Kanye West has never been one to stick to the script, but one of his most memorable off-teleprompter rants happened during a 2005 telethon raising money for Hurricane Katrina victims.
Mike Myers stood beside the rapper, looking visibly uncomfortable, as Kanye vented about racism in the media before declaring, "George Bush doesn't care about black people."
Now, nearly nine years after 'Ye's infamous outburst, Myers is reflecting on the moment, telling GQ's June issue, "But for me, it isn't about the look of embarrassment on my face, it is truly about the injustice that was happening in New Orleans."
"To have the emphasis on the look on my face," he says, "versus the fact that somebody spoke truth to power at a time when somebody needed to speak? I'm, like, super proud to have been next to him."
Kanye, however, wasn't proud of all the things he said. Initially, he offered an apology, explaining on Today that "in my moment of frustration, I didn't have the grounds to call him a racist," saying, "we as human beings don't always choose the right words."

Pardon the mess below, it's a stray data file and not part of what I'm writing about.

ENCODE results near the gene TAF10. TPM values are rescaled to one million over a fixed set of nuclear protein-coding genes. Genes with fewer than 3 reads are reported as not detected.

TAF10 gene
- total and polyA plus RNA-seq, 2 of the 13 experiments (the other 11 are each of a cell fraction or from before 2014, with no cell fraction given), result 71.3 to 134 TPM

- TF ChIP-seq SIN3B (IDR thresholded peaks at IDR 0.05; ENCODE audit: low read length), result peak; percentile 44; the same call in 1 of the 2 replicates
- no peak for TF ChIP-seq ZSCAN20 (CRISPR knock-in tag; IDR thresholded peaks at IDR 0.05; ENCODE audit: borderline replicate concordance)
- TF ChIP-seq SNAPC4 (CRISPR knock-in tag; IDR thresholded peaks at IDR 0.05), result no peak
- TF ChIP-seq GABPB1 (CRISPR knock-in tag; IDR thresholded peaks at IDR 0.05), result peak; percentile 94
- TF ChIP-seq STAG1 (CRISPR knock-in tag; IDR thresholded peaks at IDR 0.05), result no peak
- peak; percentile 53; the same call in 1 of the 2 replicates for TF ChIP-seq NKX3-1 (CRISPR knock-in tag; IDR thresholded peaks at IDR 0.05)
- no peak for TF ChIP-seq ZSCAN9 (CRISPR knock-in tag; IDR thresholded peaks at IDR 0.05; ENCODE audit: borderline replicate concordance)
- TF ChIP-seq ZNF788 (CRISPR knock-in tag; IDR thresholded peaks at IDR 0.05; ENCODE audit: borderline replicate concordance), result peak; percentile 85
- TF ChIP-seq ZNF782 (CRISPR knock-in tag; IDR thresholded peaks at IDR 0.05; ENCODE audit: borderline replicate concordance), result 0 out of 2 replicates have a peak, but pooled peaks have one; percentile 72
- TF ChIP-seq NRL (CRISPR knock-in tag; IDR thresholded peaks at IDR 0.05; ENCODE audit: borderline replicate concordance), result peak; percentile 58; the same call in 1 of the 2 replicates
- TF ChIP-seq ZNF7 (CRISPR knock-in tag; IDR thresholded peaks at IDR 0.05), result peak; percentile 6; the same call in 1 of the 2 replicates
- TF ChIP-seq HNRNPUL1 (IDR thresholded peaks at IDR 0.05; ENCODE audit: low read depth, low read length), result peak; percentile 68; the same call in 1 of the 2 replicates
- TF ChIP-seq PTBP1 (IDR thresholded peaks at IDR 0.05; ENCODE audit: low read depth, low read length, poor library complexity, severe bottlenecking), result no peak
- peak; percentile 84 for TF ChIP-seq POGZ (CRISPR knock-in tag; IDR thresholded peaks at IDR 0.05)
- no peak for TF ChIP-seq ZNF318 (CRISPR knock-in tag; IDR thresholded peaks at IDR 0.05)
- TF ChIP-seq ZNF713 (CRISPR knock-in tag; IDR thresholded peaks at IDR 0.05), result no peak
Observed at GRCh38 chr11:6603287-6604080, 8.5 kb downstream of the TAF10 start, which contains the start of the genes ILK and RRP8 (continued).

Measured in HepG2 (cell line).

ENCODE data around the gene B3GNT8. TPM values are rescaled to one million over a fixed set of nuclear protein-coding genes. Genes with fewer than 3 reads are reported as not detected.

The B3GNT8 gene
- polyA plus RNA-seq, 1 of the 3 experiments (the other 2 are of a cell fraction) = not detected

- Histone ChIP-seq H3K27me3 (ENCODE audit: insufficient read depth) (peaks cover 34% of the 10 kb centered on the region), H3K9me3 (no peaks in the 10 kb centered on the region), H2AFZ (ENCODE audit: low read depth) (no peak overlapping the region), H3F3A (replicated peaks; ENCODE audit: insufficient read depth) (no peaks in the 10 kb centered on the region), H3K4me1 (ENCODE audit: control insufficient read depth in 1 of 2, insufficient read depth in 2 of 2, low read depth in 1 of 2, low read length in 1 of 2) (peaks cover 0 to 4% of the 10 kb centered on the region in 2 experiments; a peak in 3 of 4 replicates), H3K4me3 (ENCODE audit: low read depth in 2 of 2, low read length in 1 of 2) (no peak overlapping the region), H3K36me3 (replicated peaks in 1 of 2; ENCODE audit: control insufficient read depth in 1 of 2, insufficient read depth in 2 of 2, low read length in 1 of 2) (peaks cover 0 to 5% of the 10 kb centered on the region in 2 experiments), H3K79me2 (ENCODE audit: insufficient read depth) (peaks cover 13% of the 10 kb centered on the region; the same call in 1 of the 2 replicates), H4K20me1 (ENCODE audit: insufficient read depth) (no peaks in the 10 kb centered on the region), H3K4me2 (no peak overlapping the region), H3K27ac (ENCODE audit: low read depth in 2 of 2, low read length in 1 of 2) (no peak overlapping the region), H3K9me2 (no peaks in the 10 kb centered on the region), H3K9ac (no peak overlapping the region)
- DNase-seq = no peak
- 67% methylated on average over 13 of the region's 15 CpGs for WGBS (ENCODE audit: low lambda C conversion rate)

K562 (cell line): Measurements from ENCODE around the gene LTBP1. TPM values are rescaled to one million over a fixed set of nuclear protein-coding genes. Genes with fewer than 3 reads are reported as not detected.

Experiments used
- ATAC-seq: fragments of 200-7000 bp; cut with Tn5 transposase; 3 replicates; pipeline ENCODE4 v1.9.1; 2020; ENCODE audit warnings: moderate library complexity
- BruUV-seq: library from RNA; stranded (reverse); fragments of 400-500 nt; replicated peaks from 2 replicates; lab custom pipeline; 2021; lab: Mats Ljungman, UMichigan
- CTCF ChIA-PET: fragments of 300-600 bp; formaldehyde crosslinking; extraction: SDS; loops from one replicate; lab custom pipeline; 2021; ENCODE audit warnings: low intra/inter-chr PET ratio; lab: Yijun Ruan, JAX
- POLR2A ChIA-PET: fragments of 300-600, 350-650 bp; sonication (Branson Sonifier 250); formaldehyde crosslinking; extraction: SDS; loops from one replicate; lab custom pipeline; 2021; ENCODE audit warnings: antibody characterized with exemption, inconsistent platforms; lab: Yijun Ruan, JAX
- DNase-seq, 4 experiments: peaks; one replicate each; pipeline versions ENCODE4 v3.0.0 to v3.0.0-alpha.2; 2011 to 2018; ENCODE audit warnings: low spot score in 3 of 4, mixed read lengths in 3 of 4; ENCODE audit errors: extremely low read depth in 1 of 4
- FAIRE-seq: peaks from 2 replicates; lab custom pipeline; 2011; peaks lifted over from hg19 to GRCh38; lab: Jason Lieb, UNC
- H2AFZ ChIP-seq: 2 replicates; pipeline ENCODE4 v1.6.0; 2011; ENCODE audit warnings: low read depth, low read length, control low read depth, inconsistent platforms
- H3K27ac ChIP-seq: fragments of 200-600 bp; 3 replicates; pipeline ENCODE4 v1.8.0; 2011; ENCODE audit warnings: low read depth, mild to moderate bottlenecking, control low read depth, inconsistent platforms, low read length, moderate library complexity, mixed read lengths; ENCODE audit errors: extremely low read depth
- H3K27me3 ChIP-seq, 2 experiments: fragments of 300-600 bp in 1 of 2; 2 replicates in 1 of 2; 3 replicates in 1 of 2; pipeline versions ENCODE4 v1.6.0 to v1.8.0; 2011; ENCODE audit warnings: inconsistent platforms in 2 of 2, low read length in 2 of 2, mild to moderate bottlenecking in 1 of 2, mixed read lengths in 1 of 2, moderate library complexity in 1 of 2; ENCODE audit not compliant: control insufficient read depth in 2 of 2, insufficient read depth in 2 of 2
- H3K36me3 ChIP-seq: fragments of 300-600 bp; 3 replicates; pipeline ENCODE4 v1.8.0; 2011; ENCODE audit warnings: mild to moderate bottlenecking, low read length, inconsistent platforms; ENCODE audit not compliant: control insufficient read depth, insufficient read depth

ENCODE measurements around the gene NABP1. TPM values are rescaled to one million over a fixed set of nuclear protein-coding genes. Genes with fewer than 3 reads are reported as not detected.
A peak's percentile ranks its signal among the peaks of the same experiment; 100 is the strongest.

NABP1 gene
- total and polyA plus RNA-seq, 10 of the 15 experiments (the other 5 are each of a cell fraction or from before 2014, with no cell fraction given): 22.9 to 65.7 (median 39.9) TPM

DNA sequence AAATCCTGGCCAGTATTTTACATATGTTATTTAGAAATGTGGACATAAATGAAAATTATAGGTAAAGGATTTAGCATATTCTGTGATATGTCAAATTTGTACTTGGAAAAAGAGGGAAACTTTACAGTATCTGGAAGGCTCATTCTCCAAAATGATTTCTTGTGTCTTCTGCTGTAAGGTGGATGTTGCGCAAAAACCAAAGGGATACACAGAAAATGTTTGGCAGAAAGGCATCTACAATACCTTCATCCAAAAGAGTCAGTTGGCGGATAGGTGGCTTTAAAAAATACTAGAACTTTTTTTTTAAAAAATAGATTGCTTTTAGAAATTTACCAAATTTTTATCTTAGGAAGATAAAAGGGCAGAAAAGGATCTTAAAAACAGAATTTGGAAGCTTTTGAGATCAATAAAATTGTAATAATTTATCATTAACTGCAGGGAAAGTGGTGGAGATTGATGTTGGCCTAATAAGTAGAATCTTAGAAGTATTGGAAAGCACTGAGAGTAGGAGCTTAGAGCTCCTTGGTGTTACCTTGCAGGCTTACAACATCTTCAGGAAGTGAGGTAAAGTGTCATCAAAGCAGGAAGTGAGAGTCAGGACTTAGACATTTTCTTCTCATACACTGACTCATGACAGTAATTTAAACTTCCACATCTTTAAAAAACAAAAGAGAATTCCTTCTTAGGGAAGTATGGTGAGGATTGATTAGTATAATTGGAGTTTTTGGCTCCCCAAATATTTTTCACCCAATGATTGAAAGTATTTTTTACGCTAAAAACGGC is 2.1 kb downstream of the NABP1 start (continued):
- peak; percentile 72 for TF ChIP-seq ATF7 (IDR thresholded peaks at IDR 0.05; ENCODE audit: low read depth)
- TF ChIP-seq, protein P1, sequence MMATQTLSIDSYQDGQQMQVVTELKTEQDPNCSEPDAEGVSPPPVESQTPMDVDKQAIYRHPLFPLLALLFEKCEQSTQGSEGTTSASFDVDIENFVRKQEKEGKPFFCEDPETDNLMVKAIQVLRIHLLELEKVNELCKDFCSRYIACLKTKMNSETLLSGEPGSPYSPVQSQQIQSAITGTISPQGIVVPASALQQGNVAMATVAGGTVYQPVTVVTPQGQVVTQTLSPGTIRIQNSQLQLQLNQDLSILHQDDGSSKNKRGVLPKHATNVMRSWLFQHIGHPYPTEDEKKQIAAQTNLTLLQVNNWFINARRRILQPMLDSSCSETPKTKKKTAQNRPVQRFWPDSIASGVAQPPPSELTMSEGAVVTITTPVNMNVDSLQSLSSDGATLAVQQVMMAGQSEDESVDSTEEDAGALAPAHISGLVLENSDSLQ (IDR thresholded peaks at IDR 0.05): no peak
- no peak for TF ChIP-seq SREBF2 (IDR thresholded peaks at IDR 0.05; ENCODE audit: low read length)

Flash forward to 2010, though, and George W. released a memoir, Decision Points, citing Kanye's later-retracted racial accusation as one of the lowest moments in his presidency.
Kanye responded to this in an interview with Today's Matt Lauer, saying he "empathized" with W. "His take, his explanation—I completely agree with," he said. "In a moment of emotion, to peg someone as a racist, it's just not right."
Things took a more heated turn as 'Ye was pressed on the topic, but as he explained then, "Even in these times, when I was considered to have done something so wrong, my motivation was in a good place."
It always is with Yeezy! In any case, let's let bygones be bygones. After all, there's lots of celebrating to do with a Kimye wedding on the horizon!